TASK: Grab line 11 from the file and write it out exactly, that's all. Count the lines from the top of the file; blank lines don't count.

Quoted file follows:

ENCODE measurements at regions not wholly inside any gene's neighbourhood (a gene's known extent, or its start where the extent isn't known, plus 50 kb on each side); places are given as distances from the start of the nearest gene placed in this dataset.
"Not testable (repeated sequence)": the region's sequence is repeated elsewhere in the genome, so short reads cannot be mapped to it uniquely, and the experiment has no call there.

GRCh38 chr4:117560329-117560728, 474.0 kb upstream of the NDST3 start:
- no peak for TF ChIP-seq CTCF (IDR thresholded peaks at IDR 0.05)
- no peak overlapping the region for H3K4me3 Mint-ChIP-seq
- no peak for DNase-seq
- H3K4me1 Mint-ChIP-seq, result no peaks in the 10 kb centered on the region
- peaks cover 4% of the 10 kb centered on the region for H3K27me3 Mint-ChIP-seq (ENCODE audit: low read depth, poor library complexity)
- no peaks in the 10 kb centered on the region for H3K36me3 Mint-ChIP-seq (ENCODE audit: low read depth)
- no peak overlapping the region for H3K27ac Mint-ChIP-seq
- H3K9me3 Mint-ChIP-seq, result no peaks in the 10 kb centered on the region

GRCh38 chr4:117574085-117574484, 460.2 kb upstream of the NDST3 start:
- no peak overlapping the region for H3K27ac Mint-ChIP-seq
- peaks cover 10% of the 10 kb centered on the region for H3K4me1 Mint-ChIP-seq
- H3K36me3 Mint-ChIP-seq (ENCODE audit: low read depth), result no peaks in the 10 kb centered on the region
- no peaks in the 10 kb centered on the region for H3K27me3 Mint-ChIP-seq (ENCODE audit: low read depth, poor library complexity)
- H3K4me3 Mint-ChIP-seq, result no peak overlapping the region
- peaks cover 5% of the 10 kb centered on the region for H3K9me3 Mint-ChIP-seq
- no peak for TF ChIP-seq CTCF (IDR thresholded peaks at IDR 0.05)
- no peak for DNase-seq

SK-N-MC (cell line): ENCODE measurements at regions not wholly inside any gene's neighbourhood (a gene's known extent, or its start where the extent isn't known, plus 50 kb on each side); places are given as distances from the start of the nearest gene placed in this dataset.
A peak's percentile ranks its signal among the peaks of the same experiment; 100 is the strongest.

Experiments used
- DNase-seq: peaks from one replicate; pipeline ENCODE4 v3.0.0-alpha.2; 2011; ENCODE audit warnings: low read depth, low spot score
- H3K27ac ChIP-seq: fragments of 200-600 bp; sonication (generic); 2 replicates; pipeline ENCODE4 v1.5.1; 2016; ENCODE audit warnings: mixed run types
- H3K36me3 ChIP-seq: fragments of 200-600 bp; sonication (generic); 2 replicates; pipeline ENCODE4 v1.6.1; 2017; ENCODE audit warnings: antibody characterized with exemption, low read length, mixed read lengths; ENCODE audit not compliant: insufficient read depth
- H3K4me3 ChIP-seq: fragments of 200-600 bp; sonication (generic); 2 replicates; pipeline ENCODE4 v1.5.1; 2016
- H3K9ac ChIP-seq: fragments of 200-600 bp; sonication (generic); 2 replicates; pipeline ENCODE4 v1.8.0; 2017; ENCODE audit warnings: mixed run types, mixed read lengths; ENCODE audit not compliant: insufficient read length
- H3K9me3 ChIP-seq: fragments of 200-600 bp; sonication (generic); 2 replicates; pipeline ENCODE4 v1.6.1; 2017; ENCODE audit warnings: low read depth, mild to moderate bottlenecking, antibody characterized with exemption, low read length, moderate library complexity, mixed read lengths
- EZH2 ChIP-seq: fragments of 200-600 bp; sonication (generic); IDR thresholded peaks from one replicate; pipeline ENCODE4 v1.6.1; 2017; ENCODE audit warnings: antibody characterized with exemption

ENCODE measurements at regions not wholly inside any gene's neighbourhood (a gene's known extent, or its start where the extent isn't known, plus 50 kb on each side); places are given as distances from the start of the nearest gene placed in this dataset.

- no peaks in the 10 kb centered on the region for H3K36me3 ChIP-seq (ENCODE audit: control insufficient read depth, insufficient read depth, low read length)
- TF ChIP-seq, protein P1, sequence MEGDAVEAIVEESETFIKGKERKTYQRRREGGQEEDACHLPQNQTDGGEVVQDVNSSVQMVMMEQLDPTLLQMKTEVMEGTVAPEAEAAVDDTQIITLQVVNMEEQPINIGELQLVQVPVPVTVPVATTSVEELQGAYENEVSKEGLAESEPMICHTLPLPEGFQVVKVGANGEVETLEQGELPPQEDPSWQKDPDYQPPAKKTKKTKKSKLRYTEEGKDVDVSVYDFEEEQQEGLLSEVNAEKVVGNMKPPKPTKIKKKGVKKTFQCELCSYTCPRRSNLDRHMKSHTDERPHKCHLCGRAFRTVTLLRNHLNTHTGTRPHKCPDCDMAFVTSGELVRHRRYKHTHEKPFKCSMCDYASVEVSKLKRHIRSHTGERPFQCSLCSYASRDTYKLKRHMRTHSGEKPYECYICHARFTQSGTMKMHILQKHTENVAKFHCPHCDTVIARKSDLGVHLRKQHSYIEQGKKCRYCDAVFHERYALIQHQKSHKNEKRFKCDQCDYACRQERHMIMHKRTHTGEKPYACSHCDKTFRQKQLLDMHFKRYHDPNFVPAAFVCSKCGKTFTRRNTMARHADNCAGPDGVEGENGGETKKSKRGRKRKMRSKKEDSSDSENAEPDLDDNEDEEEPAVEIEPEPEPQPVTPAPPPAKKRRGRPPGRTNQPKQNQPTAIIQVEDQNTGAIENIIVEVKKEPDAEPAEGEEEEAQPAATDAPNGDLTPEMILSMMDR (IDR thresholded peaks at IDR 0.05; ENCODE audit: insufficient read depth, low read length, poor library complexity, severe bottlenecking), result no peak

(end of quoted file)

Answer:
- H3K9me3 Mint-ChIP-seq, result no peaks in the 10 kb centered on the region